A basic Buddhist insight is that everything is connected, nothing exists in isolation. The technical term is “emptiness” and the Heart Sutra expresses it as “Form is emptiness, emptiness is form.” One pop culture expression of this insight is the Six Degrees of Separation idea.
This is the idea that all people are six or fewer social connections away from each other. As early as 1967, Stanley Milgram tested this idea in his small world experiment, where the goal was to send a letter from a random person in Kansas to a random person in Boston via a chain of friends. The letters on average reached their destinations after five and half people. Incidentally Milgram never used the term “six degrees of separation”. This was popularized in a 1990 play Six Degrees of Separation and a 1993 film of the same name starring Stockard Channing, Will Smith, Donald Sutherland and Ian McKellan among others.
The concept has been popularized in a number of offline and online games. This Wikipedia article gives a nice overview of these, as well as more serious attempts to estimate average degrees of separation in various contexts. Wikipedia itself has become the focus of another popular six degrees of freedom game, which my sons have told me about playing, in which the player attempts to find the shortest link path between any two given Wikipedia articles.
I’ll focus below on the Erdös number (mathematicians), the Bacon number (actors), various extensions of the Bacon number, plus a couple I’ve made up myself because I score well on them (what better reason could there be). Disclaimer: none of these numbers say anything about a person’s career success, or social influence, they just shine a light on the wild and wacky ways that we can be connected and that connections are often closer than we would think.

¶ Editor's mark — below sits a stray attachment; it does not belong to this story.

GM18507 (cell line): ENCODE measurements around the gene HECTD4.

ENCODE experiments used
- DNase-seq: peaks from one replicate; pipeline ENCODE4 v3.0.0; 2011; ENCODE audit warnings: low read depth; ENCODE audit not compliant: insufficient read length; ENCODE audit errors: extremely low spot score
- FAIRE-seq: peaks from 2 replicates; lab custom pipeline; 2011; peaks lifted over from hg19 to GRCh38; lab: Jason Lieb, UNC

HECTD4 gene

The Erdös Number
Just for fun, mathematicians like to quote their Erdös number, the degrees of collaboration distance from Paul Erdös, one of the most prolific modern writers of mathematical papers. Someone who has co-authored a paper with Erdös has an Erdös number of 1. Another author’s Erdös number is one greater than the lowest Erdös number of any of their collaborators. Some years ago, when bored with work, I decided to try to work out my Erdös number. I found paths through two different co-authors that gave me an Erdös number of 6.
A couple of years I published with a co-author who reduced my number 5. Chatting to colleagues, I boasted that my Erdös number had dropped to 5, the medium number among professional mathematicians, and one of them asked what an Erdös number was. I explained, and he obviously went back to his office to see if he could work out his, because he returned a few minutes later to say that his was 3, and I was 4 (one less than the median for mathematicians.